Because society wants our grief to be suppressed, many people do not in the least fathom that our pain feels on occasion unbearable. They think: well, she survived, she's getting on with her life, she has moved on. Of course, that is partly true. Unless we end up on the floor somewhere writhing in pain, we have moved on. We have survived. But there is more to it than that simple thought.
THE FAMILY'S MISSING LINK
Today if someone wants to engage you about adoption today, and you don't feel up to it, do what I have done many many times, say: This is a social event, it's too hard for me to talk about adoption lightly (or calmly), some other time I'll be glad to talk to you. Today let's talk about politics, Project Runway, the sorry state of publishing, the melting ice cap, Robert Pinsky, Afghanistan and Taliban's treatment of women, the Dark Sky movement, a possible ban on leaf blowing in our town, the worrisome future of the Detroit Art Institute, possible Oscar nominees, Hillary for president, the existence of God, your children, our husbands, the night I was raped--anything but adoption. Anything else is a piece of cake.
Holidays are the worst time: our family is gathered around the table--but where is she? The missing daughter, or son, the missing link in your family--is he having a good Thanksgiving? Is he thinking about his other family? Having lived through this many times, I can only say, find a way to mentally acknowledge your missing child (or other family, if you are an adoptee) and silently wish them well across the expanse of the unknown and the reality of miles--or if you can, raise a toast to him or her with the members of your family who you can trust with this part of you. That intimate circle is not going to include the parent, or parents, who encouraged--or demanded--that you relinquish your precious infant. To respond to Cherry in the last post, we understand completely, the hurt and distance you feel towards your father who did not give you the support that you needed to keep your child. I'm thinking of a line from Camus in reference to your father: Life is a sum of all your choices. Your reaction to him today is the result of the choice he made. You can, in some way, forgive him--you need to for your own mental well being. But you do not have to forget.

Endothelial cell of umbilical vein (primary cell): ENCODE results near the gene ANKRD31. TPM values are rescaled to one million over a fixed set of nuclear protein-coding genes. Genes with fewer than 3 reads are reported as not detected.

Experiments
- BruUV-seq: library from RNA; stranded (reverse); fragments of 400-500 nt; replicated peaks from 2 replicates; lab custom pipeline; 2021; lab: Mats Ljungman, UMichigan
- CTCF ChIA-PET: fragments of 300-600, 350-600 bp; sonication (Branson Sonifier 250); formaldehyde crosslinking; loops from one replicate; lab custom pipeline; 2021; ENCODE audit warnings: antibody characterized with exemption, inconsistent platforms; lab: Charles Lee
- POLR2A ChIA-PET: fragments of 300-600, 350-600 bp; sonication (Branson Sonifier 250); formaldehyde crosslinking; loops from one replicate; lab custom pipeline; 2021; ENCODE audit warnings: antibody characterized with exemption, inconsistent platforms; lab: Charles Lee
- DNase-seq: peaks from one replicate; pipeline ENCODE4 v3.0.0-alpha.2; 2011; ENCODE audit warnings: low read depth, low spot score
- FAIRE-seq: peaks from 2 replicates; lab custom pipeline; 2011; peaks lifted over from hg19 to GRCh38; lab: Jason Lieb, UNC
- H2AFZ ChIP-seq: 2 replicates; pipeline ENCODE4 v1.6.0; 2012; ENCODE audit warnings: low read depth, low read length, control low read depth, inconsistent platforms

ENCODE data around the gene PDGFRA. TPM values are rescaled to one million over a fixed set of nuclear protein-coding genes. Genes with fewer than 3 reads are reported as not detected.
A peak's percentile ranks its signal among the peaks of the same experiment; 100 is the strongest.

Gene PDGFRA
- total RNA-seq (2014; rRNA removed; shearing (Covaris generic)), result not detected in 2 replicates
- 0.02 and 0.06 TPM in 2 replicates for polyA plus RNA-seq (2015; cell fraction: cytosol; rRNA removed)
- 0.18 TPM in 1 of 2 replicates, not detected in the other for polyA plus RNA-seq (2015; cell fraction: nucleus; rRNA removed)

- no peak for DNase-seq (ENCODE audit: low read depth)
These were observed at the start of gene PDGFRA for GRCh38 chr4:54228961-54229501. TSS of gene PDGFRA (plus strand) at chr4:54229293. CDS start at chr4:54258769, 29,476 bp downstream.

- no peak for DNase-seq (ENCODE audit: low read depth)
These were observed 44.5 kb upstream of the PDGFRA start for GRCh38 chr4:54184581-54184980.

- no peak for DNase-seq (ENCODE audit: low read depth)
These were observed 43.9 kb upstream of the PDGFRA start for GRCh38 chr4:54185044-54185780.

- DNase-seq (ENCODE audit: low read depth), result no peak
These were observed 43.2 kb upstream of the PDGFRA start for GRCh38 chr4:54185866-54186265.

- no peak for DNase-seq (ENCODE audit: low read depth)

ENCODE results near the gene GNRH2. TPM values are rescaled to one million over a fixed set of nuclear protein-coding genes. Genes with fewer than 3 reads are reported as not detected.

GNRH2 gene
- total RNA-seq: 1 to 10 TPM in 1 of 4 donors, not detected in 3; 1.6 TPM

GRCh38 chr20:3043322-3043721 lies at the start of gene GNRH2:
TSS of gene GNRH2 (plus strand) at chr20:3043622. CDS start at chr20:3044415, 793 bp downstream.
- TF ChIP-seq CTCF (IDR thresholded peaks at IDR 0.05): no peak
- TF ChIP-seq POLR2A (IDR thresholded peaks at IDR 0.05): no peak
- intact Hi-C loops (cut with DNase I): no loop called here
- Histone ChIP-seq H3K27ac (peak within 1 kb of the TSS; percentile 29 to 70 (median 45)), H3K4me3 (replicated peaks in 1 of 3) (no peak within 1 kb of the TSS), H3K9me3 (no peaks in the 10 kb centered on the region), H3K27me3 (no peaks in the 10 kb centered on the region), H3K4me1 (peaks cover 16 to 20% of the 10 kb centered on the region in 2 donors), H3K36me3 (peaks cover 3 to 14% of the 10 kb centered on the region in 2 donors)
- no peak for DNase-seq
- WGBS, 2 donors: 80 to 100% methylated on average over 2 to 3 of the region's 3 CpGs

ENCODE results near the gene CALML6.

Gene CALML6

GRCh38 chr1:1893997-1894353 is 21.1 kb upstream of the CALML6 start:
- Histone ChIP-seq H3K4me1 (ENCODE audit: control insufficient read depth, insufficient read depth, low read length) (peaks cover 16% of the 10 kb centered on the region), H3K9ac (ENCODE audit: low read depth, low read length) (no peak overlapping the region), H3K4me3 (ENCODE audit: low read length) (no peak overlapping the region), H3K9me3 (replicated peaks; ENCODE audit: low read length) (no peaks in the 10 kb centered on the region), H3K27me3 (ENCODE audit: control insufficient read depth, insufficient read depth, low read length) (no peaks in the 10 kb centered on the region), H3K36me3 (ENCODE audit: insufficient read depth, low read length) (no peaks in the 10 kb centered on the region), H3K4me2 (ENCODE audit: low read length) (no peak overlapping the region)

THANK YOU FOR BEING A PART OF MY LIFE
|Just fabulous is this book|
My alternate universe daughter's birthday is today too. But at some time during the day, at some quiet moment, but I will be thinking about you, my daughter, and salute you in my heart and raise a glass of wine to your being part of my life, for however long it was.--lorraine
So now, tell us about your Thanksgiving plans, your thoughts about your daughter or son, or natural mother, on this day.
Previous posts referred to above:
As with same-sex marriage, difference of opinion on adoption is way beyond 'disagreement'
People say the rudest things to first mothers
Love The illustrated book above--it is out of print and available for pennies--is something I bought months before I met my daughter's father. It is an incredibly beautiful book--and oddly enough about being an orphan. It warmed my heart when I first read, it still does. I have given it to many people. It's sweet, heartbreaking story is told on pages of vibrant colors and uneven widths, pages with cut-outs and stripins, pages with peepholes--pages of all shapes and colors. The story is about a little girl who parents went away when she was nine, and she had no relatives to care for her. She is taken in by an orphanage. Lonely and unusual, she stares at people with her big eyes. She often does things that aren't very nice, and people aren't very nice to her. They want to send her away. Until, one day....